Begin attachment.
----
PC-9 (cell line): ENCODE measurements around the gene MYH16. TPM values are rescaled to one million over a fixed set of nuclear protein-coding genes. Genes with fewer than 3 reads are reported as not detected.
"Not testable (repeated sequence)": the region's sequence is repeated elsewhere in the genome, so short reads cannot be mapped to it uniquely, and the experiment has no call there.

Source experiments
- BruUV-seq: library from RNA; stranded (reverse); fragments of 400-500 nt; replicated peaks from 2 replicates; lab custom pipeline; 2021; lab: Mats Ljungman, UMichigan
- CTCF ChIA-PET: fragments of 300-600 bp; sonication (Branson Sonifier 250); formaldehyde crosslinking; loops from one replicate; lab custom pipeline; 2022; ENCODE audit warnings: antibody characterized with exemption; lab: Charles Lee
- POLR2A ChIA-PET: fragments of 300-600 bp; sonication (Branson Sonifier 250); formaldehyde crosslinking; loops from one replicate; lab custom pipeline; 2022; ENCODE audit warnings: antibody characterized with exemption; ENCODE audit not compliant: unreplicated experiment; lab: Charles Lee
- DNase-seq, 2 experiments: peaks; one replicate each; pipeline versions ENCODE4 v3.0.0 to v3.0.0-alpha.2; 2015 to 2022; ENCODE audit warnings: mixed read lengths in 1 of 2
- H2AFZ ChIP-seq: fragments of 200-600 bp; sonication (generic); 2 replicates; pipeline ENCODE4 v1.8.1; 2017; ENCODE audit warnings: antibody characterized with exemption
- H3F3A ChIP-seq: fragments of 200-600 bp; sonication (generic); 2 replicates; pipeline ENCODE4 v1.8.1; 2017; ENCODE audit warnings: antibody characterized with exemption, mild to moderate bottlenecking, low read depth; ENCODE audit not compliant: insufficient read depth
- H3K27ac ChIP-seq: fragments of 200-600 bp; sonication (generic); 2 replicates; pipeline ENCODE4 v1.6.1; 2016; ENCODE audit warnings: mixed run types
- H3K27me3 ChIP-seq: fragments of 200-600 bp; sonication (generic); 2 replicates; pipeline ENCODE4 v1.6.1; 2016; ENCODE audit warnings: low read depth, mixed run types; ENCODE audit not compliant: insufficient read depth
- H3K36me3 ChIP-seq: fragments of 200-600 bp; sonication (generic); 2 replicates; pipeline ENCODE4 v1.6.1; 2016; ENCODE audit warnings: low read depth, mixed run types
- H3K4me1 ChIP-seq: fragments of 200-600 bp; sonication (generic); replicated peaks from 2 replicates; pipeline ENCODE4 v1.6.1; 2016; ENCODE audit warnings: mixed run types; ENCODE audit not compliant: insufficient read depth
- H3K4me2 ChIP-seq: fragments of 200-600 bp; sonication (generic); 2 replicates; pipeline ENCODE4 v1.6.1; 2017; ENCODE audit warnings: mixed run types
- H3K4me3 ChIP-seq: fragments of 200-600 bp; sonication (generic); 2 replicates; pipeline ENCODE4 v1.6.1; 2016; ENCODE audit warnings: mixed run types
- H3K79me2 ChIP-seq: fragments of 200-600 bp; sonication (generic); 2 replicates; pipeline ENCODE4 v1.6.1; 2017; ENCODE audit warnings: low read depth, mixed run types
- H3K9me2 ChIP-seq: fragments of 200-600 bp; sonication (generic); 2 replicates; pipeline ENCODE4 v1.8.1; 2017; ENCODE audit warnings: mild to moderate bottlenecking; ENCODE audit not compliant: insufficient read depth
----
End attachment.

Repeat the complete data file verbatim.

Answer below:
PC-9 (cell line): ENCODE measurements around the gene MYH16. TPM values are rescaled to one million over a fixed set of nuclear protein-coding genes. Genes with fewer than 3 reads are reported as not detected.
"Not testable (repeated sequence)": the region's sequence is repeated elsewhere in the genome, so short reads cannot be mapped to it uniquely, and the experiment has no call there.

Source experiments
- BruUV-seq: library from RNA; stranded (reverse); fragments of 400-500 nt; replicated peaks from 2 replicates; lab custom pipeline; 2021; lab: Mats Ljungman, UMichigan
- CTCF ChIA-PET: fragments of 300-600 bp; sonication (Branson Sonifier 250); formaldehyde crosslinking; loops from one replicate; lab custom pipeline; 2022; ENCODE audit warnings: antibody characterized with exemption; lab: Charles Lee
- POLR2A ChIA-PET: fragments of 300-600 bp; sonication (Branson Sonifier 250); formaldehyde crosslinking; loops from one replicate; lab custom pipeline; 2022; ENCODE audit warnings: antibody characterized with exemption; ENCODE audit not compliant: unreplicated experiment; lab: Charles Lee
- DNase-seq, 2 experiments: peaks; one replicate each; pipeline versions ENCODE4 v3.0.0 to v3.0.0-alpha.2; 2015 to 2022; ENCODE audit warnings: mixed read lengths in 1 of 2
- H2AFZ ChIP-seq: fragments of 200-600 bp; sonication (generic); 2 replicates; pipeline ENCODE4 v1.8.1; 2017; ENCODE audit warnings: antibody characterized with exemption
- H3F3A ChIP-seq: fragments of 200-600 bp; sonication (generic); 2 replicates; pipeline ENCODE4 v1.8.1; 2017; ENCODE audit warnings: antibody characterized with exemption, mild to moderate bottlenecking, low read depth; ENCODE audit not compliant: insufficient read depth
- H3K27ac ChIP-seq: fragments of 200-600 bp; sonication (generic); 2 replicates; pipeline ENCODE4 v1.6.1; 2016; ENCODE audit warnings: mixed run types
- H3K27me3 ChIP-seq: fragments of 200-600 bp; sonication (generic); 2 replicates; pipeline ENCODE4 v1.6.1; 2016; ENCODE audit warnings: low read depth, mixed run types; ENCODE audit not compliant: insufficient read depth
- H3K36me3 ChIP-seq: fragments of 200-600 bp; sonication (generic); 2 replicates; pipeline ENCODE4 v1.6.1; 2016; ENCODE audit warnings: low read depth, mixed run types
- H3K4me1 ChIP-seq: fragments of 200-600 bp; sonication (generic); replicated peaks from 2 replicates; pipeline ENCODE4 v1.6.1; 2016; ENCODE audit warnings: mixed run types; ENCODE audit not compliant: insufficient read depth
- H3K4me2 ChIP-seq: fragments of 200-600 bp; sonication (generic); 2 replicates; pipeline ENCODE4 v1.6.1; 2017; ENCODE audit warnings: mixed run types
- H3K4me3 ChIP-seq: fragments of 200-600 bp; sonication (generic); 2 replicates; pipeline ENCODE4 v1.6.1; 2016; ENCODE audit warnings: mixed run types
- H3K79me2 ChIP-seq: fragments of 200-600 bp; sonication (generic); 2 replicates; pipeline ENCODE4 v1.6.1; 2017; ENCODE audit warnings: low read depth, mixed run types
- H3K9me2 ChIP-seq: fragments of 200-600 bp; sonication (generic); 2 replicates; pipeline ENCODE4 v1.8.1; 2017; ENCODE audit warnings: mild to moderate bottlenecking; ENCODE audit not compliant: insufficient read depth